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Bruce Smith reflects on passing of Deacon Jones

Posted Jun 4, 2013

For Bills Hall of Famer Bruce Smith, Deacon Jones was a mentor.

He was the innovator of the head slap move and is credited with coining the term “sack,” but for Bills Hall of Famer Bruce Smith, Deacon Jones, who died of natural causes Monday, was a mentor.

Smith, who has an NFL record 200 sacks in his career including 171 with Buffalo, never studied Jones on film, but did seek counsel from the Hall of Fame defensive lineman when he felt his sack production was suffering.

“Deacon and I became very close friends during my days with the Buffalo Bills,” said Smith in an interview with NFL AM. “I had an opportunity to befriend Deacon and there were some low points or times in my career where I was missing a lot of sacks and I would give Deacon a call and just pick his brain because that’s the type of person Deacon was.

“He was receptive and always willing to give advice and critique. Those were the things I appreciated about Deacon the most. I’m just in a great deal of shock that we’ve lost not only a legend, but a legendary person.”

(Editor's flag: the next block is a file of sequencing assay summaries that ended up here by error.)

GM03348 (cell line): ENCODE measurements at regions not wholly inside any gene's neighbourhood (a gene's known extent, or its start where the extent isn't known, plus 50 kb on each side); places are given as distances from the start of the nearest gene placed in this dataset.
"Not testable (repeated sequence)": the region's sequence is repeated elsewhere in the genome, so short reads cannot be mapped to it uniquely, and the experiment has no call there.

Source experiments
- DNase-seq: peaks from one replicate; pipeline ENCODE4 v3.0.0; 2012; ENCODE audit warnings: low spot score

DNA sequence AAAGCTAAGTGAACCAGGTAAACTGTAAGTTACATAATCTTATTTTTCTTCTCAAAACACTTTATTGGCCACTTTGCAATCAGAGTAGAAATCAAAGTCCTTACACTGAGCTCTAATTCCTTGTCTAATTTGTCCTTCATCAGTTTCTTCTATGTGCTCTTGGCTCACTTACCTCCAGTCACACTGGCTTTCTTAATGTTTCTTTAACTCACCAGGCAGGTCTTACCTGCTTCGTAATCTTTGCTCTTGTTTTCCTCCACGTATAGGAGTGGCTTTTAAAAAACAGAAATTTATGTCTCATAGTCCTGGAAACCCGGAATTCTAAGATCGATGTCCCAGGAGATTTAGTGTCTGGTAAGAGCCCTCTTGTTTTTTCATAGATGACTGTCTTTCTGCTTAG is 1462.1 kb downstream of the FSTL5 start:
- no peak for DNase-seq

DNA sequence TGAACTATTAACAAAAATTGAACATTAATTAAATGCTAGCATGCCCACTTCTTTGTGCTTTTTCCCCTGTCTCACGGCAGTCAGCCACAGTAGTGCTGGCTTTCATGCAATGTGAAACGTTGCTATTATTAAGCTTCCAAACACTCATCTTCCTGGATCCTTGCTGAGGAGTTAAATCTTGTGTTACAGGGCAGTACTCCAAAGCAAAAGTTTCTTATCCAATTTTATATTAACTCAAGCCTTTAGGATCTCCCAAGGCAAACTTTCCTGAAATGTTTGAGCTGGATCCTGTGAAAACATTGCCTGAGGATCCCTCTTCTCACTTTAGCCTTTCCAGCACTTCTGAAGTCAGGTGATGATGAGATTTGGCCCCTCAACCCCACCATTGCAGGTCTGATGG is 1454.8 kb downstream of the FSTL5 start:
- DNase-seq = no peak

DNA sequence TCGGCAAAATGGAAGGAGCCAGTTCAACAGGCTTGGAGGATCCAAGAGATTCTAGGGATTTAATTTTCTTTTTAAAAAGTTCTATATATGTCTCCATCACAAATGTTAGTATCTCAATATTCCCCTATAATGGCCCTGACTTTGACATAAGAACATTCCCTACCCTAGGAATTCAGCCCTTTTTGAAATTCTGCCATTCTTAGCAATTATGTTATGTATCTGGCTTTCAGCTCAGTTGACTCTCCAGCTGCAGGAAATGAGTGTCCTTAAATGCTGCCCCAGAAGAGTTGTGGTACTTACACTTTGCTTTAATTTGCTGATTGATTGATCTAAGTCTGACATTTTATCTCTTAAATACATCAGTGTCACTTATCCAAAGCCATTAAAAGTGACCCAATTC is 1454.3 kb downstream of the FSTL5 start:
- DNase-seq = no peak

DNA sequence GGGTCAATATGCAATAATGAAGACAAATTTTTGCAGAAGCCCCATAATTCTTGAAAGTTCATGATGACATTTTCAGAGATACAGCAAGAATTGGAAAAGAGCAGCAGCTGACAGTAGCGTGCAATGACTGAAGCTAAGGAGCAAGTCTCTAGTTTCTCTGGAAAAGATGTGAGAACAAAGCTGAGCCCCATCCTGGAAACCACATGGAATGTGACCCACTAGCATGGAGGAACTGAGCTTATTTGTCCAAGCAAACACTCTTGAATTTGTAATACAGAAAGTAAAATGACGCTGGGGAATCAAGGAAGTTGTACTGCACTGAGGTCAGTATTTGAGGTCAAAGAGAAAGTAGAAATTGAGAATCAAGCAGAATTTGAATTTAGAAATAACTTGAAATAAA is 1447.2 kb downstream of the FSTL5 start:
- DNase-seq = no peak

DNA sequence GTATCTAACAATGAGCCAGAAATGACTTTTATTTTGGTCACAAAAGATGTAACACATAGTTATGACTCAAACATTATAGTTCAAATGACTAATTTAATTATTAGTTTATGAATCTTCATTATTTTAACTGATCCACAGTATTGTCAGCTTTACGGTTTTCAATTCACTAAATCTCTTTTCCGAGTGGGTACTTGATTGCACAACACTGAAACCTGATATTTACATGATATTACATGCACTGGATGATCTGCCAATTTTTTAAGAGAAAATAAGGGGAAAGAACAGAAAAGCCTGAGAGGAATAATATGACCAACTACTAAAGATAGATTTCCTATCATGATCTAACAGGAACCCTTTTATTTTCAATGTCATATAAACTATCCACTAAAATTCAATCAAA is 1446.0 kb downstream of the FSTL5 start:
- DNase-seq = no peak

Smith is one that cognizant of the men who came before him in the game. There was no mistaking the stalwart that Jones was among the game’s greats, which in Smith’s words went beyond the playing field.

“Just his personality of being a defensive lineman and his charisma and his presence,” said Smith. “When he walked into the room he commanded respect whether it was what he did on the field or in his words. This is going to be a great loss for a football nation, the fans and particularly for those who loved them dearly like myself.”

Jones, whose career was over before the sack statistic was kept by the league, has long been the subject of debates on where he would rank all-time among defensive ends. Smith provided his opinion.

“Deacon is right up there. I think there are about three guys you put in a hat and you just pick a name out and those three guys would certainly be Deacon, Reggie White and myself at the defensive end position,” said Smith. “Certainly the rules were of a different nature when Deacon played. Deacon played with Merlin Olsen and a number of other defensive linemen that were extremely talented. Reggie also had an extremely talented defensive line.

“I really believe that you take those three names and put them in a hat and just pick one and feel comfortable with it, and then you can go on with the debate as to who had more help, who had the better defensive line, how many times they were double-teamed and so forth and so on. But he’s an all-time great, he’s a better person and this is certainly a sad day.”